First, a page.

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$6 WHATEVER IT TAKES (WITH CHINESE CHARACTERISTICS) - PART 2/3
China tech offers tremendous growth at deep value. Careful though, if not a falling knife it definitely is a sharp object plummeting
Rare opportunity to acquire cash-rich, profitable, long-term double-digit growth companies at deep value
Perfect storm of regulation, macro, geopolitics and COVID has relentlessly battered China’s technology / internet names, creating an attractive entry point often >70% below cycle peaks
Asymmetric risk-return as the bottom seems in—downside scenario seems largely priced in and already-apparent catalysts and improving drivers offer strong re-rating potential
Having touched on historical performance, regulation and macro, this second installment of the now three-part piece on China tech centers around geopolitics (including Taiwan) and COVID—as the two other drivers of the investment thesis.
If you missed the first part you can find it here: #5 WHATEVER IT TAKES (WITH CHINESE CHARACTERISTICS)
Geopolitics: China ≠ Russia
Geopolitical risk as it relates to financial assets revolves around China’s potential financial decoupling from the West. I like to separate tensions into three (somewhat interconnected) fronts, including Russia-Ukraine conflict spillover, de-listing risk and tariffs.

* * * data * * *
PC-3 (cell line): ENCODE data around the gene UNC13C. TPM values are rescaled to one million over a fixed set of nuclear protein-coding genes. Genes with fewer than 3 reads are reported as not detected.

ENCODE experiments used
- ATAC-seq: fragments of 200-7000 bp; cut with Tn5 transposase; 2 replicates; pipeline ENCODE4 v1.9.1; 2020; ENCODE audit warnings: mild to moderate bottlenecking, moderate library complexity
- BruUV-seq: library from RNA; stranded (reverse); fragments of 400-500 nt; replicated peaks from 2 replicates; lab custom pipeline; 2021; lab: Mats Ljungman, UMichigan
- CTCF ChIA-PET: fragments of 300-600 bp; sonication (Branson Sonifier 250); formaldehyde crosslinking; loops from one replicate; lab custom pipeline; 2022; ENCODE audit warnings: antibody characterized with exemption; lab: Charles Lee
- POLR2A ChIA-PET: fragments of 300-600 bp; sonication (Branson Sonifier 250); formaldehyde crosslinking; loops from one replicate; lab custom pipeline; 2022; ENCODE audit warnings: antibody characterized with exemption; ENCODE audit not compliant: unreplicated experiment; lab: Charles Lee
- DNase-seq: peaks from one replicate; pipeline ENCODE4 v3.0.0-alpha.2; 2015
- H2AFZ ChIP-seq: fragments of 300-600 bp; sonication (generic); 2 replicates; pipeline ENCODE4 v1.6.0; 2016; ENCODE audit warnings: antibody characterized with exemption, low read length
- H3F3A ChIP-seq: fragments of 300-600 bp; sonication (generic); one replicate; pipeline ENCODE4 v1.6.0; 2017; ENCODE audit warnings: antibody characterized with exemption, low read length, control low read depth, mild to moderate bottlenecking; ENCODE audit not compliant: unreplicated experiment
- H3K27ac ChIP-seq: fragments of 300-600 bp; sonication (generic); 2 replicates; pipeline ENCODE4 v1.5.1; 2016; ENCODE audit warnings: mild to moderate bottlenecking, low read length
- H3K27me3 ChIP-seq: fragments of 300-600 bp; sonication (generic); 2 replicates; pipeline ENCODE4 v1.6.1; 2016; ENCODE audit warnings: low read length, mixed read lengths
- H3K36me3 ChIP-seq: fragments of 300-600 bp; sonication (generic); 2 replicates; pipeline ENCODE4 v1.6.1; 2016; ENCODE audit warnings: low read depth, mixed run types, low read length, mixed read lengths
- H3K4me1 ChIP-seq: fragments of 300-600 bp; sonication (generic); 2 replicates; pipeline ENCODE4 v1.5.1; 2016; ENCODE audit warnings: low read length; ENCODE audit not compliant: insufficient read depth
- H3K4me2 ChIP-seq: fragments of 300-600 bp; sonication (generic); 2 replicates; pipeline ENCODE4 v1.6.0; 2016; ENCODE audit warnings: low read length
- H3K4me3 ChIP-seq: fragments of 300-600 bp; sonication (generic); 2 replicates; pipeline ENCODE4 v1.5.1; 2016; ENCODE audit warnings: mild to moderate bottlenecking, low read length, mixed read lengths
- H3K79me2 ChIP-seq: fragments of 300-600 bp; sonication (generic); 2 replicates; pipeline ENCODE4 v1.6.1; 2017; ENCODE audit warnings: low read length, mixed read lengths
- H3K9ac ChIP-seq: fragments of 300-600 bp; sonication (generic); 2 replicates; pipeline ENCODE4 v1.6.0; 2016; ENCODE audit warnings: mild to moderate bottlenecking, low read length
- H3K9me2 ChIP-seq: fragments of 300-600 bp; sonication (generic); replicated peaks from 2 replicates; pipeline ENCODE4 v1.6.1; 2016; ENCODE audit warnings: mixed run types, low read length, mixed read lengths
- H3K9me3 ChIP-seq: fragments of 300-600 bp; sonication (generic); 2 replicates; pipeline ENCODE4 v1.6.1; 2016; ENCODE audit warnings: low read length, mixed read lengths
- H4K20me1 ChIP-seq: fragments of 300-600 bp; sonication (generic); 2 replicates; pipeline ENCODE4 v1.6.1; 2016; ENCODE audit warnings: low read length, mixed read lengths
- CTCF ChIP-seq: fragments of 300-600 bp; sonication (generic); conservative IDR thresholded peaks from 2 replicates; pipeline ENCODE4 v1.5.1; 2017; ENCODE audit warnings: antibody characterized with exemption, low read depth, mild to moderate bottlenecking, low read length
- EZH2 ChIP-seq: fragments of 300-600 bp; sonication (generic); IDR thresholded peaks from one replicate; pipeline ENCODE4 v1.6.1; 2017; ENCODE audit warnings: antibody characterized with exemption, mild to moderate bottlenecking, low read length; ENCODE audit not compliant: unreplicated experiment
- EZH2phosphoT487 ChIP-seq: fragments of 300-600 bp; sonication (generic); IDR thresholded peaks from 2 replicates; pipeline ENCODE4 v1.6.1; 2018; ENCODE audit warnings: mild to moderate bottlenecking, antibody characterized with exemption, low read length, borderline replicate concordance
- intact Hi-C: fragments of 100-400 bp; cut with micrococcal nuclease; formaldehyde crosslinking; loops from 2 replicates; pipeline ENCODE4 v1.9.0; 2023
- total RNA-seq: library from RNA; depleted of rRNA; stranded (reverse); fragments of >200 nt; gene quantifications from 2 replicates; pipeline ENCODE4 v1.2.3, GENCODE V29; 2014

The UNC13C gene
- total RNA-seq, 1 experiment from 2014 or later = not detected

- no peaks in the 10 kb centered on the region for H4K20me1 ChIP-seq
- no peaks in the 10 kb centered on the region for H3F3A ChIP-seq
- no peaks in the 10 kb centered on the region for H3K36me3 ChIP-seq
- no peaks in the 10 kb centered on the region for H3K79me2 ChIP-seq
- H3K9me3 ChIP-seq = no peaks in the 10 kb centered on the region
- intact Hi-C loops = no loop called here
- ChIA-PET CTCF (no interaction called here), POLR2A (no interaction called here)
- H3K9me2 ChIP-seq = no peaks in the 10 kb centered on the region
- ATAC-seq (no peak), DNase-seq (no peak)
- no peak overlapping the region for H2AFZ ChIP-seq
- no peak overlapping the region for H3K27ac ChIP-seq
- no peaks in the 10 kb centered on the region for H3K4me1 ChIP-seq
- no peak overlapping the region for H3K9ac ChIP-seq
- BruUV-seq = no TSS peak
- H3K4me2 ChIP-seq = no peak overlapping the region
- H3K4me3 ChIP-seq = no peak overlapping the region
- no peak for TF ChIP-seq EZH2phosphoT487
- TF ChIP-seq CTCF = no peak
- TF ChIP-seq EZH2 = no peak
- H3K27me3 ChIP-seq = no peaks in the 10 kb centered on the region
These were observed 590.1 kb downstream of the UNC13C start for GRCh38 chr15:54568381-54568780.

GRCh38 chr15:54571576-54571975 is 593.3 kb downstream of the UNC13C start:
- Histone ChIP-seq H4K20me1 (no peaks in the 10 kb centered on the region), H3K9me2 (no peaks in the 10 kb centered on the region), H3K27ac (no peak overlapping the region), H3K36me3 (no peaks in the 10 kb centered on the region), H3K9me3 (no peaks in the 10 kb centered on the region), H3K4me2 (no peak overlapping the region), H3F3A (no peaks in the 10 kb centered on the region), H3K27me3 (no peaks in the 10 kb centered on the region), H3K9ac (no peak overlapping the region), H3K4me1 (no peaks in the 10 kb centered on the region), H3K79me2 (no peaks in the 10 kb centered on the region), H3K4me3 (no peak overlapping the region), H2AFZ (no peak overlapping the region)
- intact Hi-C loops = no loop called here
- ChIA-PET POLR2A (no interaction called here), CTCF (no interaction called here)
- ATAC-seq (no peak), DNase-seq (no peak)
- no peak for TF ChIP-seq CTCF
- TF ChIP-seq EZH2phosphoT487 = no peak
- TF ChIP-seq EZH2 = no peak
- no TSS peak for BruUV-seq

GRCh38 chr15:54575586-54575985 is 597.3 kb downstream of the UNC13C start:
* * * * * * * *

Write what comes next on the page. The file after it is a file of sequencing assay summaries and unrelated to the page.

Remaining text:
First, the Russia-Ukraine conflict greatly impacted China’s markets through direct and spillover channels.
The fact that the China-Russia partnership was described by the two nations as a “limitless friendship” this past February—prior to the invasion—raised concerns about China’s potential involvement in the invasion. China repeatedly denied any involvement in the invasion, stressing out their ties with Ukraine as well.
This friendship is not new. Russia’s largest trading partner is in fact China, with exports to China dominated by energy and basic metals—66% and 13%, respectively—and imports from China involving electronics, textiles, and home equipment.
The problem is that China is the largest trading partner of (checks notes…), basically everyone! Yes, look it up!
This did not avoid a strong sell-off in China assets when news broke about the West decidedly decoupling from Russia. Little did it matter that China’s metrics in a global context are often >10x those of Russia, including their share of Global GDP at ~10x.
A great investor never says never… so let’s just say that the impact of similar decoupling measures vs. China would unleash the (modern-day) Seven Plagues of Revelation (i.e., economic crisis, inflation, famine, military conflict, just for starters). Because of our Western-centric life experiences we often fail to recognize realities, such as this one:
It’s not even clear that many Western nations—the “good” guys (US, EU, Japan, et al), come on!—would adopt these measures considering China has become the main trading partner! Let alone Asian or African countries, where China is undoubtedly their most important partner.
I see the Taiwan conflict (“One China” policy) with the same eyes. History is long and winding, but—barring Biden’s latest misspeak—the US has remained publicly ambiguous / noncommittal at best.
The reality is that China is still massively dependent on semiconductors and foreign energy. (The latter is a story for another day, perhaps when I discuss nuclear / uranium.)
China’s demand for semis represented 70% of the world’s demand in 2020, with about half being exported back after assembly / repackaging. These exports often find their home in the West, making economies such as Germany’s incredibly dependent.